Eating deli meats every day could make or break your keto diet

Some deli meats may be considered an acceptable protein if you're trying to stick to the ever-popular keto diet. However, your favorite deli meat could be one of the foods that sabotage your diet.

A strict, low-carb, high-fat ketogenic diet will cause your body to enter ketosis — a metabolic state in which your body burns fat for energy and produces chemicals known as "ketones" to use as fuel (via WebMD). However, not all deli meats are acceptable for a keto-friendly diet. "Technically, cured meats and cold cuts are keto-friendly, as they are low in carbohydrates and high in fats and protein," Dr. Anna Cabeca told People. She continued, explaining, "However, the source makes the difference. Some cold cuts are infused with gluten to keep them moist, and some meats also have artificial preservatives and sweeteners."

According to Dr. Cabeca, these sugary additives have the potential to ruin your state of ketosis and significantly slow your weight loss journey. "Choose meats that are from free-range, grass-fed animals to the best of your ability," the doctor and author of The Hormone Fix advised. 

Eating deli meats every day could be giving you bad breath

Eating deli meats every day could possibly have a negative impact on your dating life. Or, at the very least, the bad breath caused by various deli meats could dash your hopes of going on a second date with your Tinder match.

If you regularly eat cold cuts, you might want to pop a mint or a piece of chewing gum afterwards. As it turns out, eating a lot of high-protein foods could be a factor in developing foul-smelling breath. According to Cooking Light, when your digestive system breaks down meats, you produce ammonia; often resulting in quite an unpleasant odor escaping your mouth. 

A more common reason for stinky breath is the very normal bacteria residing on your gums and tongue and in between your teeth, according to WebMD. However, as Dr. Harold Katz told Express, "Providing bacteria with plenty of protein elevates their number and the amount of waste they produce. More waste invariably leads to bad breath." 

You'll get a boost of energizing iron if you eat deli meats every day

Eating deli meats every day has plenty of downsides; however, that delicious cold cut sandwich could help boost your body's iron levels.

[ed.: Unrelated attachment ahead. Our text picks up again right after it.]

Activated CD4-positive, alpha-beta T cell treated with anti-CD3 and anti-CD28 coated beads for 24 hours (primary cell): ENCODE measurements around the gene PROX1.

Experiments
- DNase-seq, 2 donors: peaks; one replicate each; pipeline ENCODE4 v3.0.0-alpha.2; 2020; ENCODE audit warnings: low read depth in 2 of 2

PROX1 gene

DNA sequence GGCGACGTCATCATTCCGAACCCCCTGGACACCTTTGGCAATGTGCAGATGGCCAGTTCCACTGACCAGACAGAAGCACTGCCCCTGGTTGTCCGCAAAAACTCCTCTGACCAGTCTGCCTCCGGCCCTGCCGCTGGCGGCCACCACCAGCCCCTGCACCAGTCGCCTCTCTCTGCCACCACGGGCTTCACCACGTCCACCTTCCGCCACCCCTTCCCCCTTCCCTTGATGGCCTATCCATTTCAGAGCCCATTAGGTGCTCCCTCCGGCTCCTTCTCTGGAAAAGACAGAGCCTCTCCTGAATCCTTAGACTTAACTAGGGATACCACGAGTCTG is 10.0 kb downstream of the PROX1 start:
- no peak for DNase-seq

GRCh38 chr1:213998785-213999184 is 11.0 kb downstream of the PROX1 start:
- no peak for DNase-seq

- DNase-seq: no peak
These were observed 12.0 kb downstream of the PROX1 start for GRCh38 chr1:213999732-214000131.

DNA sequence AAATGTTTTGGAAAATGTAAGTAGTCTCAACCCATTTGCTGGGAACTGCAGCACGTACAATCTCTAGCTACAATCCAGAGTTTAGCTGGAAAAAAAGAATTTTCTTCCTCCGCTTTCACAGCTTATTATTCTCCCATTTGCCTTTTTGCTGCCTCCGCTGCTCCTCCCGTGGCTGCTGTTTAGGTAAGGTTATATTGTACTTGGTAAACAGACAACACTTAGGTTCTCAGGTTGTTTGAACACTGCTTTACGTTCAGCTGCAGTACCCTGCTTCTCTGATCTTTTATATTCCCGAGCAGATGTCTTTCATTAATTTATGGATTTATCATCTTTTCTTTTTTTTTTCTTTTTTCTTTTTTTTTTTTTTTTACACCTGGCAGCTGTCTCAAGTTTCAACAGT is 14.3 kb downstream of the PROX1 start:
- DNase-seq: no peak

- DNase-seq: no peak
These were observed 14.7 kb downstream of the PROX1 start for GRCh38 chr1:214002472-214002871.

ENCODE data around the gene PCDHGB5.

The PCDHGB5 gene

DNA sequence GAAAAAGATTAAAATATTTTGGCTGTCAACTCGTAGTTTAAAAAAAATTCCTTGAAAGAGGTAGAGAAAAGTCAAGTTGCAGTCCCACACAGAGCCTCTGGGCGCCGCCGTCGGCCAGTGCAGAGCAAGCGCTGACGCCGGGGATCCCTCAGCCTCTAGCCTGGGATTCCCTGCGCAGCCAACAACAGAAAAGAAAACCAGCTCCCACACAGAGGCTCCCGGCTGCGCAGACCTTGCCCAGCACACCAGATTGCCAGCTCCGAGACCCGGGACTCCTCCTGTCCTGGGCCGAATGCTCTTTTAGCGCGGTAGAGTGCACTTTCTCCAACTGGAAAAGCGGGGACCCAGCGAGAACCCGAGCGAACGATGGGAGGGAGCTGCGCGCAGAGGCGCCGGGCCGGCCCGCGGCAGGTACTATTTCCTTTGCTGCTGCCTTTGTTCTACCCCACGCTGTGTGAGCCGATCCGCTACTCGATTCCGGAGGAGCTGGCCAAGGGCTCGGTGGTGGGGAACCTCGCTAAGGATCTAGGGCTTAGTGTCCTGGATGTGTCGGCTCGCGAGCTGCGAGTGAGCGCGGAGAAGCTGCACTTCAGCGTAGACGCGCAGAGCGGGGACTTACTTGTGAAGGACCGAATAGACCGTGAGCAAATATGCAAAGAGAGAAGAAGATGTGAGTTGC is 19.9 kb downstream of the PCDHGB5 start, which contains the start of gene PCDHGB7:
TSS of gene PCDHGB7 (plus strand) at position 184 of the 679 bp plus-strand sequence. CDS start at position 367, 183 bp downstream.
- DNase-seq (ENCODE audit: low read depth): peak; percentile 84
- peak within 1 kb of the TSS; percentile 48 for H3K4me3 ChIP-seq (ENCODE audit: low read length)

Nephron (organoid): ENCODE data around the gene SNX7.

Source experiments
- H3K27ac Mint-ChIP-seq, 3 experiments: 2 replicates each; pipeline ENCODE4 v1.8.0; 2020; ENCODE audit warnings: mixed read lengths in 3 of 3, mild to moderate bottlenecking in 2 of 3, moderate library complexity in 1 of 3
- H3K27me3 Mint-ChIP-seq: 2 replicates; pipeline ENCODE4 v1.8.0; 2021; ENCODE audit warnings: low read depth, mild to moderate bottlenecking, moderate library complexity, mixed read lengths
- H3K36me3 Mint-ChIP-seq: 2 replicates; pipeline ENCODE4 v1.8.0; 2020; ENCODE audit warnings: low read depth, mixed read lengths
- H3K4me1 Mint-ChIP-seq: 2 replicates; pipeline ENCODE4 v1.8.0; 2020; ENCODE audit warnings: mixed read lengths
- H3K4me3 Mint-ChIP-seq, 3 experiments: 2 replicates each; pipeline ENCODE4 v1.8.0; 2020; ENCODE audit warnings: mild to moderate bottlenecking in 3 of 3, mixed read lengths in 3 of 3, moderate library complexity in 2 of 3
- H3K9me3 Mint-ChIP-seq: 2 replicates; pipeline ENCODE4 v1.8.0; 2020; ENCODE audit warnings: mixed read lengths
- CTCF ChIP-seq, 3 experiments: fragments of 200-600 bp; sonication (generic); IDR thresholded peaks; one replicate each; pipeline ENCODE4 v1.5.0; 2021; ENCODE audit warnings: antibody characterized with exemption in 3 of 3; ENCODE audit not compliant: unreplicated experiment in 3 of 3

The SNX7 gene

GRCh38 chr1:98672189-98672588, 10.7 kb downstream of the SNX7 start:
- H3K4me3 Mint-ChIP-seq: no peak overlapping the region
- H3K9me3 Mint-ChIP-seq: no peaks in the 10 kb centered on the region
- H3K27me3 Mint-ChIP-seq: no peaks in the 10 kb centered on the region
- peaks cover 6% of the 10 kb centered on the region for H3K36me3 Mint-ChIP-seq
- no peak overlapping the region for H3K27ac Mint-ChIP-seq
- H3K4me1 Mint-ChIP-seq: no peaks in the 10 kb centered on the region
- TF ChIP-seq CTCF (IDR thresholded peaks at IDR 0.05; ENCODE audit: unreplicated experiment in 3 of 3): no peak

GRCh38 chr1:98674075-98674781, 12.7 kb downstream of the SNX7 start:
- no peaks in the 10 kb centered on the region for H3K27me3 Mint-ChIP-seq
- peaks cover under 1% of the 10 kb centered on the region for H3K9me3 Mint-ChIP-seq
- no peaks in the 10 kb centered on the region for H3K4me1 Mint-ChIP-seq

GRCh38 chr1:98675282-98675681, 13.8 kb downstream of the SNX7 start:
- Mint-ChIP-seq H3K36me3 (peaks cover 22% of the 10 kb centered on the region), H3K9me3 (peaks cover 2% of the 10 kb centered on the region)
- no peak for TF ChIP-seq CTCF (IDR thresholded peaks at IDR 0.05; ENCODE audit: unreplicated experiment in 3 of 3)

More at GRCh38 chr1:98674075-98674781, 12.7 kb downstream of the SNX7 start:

According to Rogel Cancer Center, iron is an incredibly important mineral and one of the parts of hemoglobin — a substance found in red blood cells that helps the blood transport vital oxygen throughout the entire body. Those who are iron deficient are at risk of developing anemia — a condition caused by the underproduction of red blood cells. Symptoms of anemia include fatigue, weakness, joint pain, irregular heartbeat, and shortness of breath, among others (via WebMD)

One easy thing you can do to boost your nutritional iron: eat roast beef. This deli meat is chock-full of the the must-have mineral, according to experts. "A 3-ounce serving of roast beef has 21 grams of protein and 6 grams of fat," sports nutritionist Chris Rosenbloom revealed on USASwimming.org. He continued, explaining, "Twenty grams of protein is recommended as a recovery dose after a hard workout, so a roast beef sandwich is a tasty way to get replenishing protein."

Eating deli meats every day could be hurting your complexion

Deli meats may be delicious, but your favorite sandwich could be causing your complexion to look less than radiant. 

According to Best Health, some skin experts believe that heavily processed food can lead to wrinkle-causing inflammation. "Inflammatory chemicals are essentially like acid rain on the [your skin's] collagen," Alan Logan, author of The Clear Skin Diet, told the magazine. 

Wrinkles might seem like a long-term consequence of cold cut consumption, but there are some other issues you might face after eating that $5 footlong. The high sodium and preservative content in cold cuts can make you retain water, and cause "swelling, and puffiness, particularly around the eyes," dermatologist Rhonda Klein told The Daily Meal. You know what they say: You are what you eat — and unless you want your skin to look like a slice of salami, try limiting deli-meats to the occasional meal.

Eating deli meats every day can cause uncomfortable tummy troubles

Eating deli meats every day could be the culprit behind your tummy troubles.

If you find that you are experiencing regular stomach issues, such as bloating and an aching feeling, it might be time to reevaluate your daily cold cut consumption. These processed meats contain all sorts of ingredients and additives that can stir up stomach discomfort. According to Livestrong, one surprising potential reason for stomach pain after eating deli meats is the lactose found in many of your favorite cold cuts. For lactose intolerant individuals, this unexpected source of lactose can cause bloating and pain.

According to registered dietician, Amy Shapiro, the salt in deli meats is also a major factor in feeling bloated and uncomfortable after indulging in cold cuts. "Deli meats are often cured or use salts to preserve them and they often have salt injected into them to add flavor and tenderness," Shapiro explained to Women's Health, advising readers to opt for a "low-salt variety" or even buy a fresh rotisserie version of the meat instead.